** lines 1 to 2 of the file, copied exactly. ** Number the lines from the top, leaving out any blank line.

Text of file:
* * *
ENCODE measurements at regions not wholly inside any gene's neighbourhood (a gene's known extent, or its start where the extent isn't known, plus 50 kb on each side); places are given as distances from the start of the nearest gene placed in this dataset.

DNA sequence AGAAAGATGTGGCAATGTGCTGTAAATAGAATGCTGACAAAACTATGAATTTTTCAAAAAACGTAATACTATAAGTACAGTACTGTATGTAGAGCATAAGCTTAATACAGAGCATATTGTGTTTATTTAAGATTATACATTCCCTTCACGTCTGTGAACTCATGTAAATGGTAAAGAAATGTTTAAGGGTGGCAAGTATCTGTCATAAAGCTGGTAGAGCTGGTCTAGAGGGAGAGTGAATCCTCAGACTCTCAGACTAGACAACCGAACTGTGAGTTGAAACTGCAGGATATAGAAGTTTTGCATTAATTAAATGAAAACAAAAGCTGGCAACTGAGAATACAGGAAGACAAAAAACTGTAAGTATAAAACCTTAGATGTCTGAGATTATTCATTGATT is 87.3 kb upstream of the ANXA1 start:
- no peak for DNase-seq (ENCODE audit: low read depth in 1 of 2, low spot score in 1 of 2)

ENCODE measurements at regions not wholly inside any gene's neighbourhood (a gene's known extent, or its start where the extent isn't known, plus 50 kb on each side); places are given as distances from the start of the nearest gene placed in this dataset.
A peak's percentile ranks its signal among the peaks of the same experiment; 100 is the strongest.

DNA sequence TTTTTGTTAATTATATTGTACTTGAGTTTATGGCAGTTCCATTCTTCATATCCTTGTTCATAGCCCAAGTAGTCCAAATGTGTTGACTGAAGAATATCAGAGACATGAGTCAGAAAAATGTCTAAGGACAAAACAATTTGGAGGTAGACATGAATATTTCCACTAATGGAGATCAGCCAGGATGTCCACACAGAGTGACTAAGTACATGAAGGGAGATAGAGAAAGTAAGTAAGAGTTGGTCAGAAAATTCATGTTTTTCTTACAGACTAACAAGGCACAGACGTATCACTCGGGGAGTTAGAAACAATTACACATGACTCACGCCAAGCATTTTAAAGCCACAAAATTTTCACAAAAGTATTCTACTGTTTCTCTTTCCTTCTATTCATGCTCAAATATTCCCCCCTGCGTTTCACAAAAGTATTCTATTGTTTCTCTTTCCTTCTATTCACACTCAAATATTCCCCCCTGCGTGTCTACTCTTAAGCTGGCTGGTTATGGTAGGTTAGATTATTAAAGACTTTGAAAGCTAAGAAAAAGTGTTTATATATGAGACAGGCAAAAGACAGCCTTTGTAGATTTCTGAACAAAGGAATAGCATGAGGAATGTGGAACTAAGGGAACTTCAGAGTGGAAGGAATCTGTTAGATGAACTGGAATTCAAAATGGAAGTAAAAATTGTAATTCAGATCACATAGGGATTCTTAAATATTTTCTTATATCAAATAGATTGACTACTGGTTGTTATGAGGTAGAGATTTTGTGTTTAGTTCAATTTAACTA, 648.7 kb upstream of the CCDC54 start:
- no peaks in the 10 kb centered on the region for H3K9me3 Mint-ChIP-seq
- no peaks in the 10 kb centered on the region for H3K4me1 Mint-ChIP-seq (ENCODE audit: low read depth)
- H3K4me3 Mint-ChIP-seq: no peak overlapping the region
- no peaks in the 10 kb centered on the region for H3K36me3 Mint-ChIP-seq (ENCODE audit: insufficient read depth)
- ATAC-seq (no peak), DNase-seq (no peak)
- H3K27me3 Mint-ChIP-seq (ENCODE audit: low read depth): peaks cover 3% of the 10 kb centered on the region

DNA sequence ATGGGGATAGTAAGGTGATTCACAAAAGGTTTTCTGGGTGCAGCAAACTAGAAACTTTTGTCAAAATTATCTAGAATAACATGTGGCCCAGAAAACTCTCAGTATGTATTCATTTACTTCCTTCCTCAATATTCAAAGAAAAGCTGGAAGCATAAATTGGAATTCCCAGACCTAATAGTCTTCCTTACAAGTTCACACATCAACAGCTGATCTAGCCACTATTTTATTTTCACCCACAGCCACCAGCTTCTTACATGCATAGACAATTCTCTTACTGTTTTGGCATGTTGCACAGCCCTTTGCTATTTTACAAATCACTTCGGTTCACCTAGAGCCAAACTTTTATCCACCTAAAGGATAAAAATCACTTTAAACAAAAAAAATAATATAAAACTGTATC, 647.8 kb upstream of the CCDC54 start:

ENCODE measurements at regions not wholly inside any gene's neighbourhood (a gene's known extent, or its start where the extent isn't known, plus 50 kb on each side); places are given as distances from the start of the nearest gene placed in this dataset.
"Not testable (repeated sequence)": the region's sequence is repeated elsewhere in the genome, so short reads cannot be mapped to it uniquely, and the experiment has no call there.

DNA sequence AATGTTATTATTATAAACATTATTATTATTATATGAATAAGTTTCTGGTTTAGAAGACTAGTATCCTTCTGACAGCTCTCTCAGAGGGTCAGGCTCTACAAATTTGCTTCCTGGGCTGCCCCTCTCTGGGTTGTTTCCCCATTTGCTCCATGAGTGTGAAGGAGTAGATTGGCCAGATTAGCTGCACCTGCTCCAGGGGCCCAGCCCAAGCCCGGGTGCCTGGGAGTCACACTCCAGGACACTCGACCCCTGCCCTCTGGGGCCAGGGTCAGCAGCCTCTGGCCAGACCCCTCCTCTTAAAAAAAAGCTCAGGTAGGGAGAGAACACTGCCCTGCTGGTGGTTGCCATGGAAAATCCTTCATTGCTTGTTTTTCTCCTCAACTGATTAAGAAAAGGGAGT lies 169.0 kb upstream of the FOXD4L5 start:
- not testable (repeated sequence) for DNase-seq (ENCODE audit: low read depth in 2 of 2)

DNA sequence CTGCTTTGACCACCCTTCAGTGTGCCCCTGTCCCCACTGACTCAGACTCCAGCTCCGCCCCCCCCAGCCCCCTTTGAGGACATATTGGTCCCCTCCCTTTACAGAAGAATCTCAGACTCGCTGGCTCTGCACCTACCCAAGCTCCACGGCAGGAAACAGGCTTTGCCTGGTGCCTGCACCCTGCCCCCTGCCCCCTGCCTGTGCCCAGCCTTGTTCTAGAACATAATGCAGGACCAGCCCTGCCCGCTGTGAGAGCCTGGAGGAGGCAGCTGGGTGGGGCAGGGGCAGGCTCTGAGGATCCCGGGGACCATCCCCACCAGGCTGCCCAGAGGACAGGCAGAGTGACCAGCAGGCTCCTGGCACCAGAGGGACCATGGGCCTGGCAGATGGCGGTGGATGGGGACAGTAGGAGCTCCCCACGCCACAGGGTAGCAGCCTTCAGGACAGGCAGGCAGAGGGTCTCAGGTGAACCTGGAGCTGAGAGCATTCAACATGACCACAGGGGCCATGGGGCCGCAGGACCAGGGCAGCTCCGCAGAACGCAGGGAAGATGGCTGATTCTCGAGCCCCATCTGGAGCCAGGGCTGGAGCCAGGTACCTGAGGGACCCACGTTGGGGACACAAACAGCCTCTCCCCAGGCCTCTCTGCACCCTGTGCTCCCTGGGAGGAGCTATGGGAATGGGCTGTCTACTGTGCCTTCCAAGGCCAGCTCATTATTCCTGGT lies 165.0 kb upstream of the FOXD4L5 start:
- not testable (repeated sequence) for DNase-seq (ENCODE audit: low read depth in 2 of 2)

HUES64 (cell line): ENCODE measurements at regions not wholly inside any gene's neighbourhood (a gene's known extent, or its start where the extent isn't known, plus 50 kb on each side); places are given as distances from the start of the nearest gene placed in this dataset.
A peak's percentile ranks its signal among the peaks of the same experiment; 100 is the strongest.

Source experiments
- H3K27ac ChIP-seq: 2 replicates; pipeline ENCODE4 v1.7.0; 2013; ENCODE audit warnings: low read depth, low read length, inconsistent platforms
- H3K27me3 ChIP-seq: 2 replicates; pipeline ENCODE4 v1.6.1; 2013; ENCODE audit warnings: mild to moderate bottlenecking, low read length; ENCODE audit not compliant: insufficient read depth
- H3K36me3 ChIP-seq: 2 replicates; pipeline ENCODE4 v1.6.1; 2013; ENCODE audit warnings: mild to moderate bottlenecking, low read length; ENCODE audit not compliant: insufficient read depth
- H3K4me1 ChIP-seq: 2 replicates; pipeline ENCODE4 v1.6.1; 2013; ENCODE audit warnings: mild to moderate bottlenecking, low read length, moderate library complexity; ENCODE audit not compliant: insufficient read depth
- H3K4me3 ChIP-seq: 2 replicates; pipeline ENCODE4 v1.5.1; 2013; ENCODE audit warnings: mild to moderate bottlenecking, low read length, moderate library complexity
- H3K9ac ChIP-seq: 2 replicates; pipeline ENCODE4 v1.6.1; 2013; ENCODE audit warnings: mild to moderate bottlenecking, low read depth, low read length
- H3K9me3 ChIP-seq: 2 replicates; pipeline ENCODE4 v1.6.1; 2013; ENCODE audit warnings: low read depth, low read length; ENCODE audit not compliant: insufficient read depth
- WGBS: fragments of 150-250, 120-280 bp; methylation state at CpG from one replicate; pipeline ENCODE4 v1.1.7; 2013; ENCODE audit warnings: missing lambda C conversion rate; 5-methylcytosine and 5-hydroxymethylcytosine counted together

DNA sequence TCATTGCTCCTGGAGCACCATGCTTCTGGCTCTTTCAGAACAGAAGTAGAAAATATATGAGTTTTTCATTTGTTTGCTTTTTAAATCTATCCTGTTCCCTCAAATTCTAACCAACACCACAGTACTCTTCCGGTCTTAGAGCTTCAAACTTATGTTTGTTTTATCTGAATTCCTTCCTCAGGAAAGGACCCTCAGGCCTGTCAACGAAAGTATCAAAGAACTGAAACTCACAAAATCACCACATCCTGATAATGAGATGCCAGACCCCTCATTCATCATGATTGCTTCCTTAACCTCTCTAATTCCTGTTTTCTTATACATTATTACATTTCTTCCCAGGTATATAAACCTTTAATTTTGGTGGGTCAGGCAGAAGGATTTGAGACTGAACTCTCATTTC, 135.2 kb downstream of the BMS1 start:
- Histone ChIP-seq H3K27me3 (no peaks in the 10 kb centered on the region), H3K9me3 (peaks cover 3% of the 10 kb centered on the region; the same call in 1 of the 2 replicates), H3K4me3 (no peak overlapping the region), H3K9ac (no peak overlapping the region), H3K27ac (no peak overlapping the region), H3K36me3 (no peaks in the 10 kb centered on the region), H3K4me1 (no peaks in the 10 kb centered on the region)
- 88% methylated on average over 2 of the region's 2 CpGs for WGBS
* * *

ENCODE measurements at regions not wholly inside any gene's neighbourhood (a gene's known extent, or its start where the extent isn't known, plus 50 kb on each side); places are given as distances from the start of the nearest gene placed in this dataset.

DNA sequence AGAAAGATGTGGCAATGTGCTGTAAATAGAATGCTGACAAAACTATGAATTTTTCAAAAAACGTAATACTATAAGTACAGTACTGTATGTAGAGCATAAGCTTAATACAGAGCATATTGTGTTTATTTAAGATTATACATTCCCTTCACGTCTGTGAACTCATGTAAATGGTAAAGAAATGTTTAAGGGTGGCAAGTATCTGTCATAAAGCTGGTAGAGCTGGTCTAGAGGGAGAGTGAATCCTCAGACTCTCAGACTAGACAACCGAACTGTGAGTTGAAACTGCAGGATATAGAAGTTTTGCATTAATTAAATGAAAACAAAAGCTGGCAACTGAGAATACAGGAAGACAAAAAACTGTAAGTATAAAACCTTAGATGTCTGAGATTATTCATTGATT is 87.3 kb upstream of the ANXA1 start: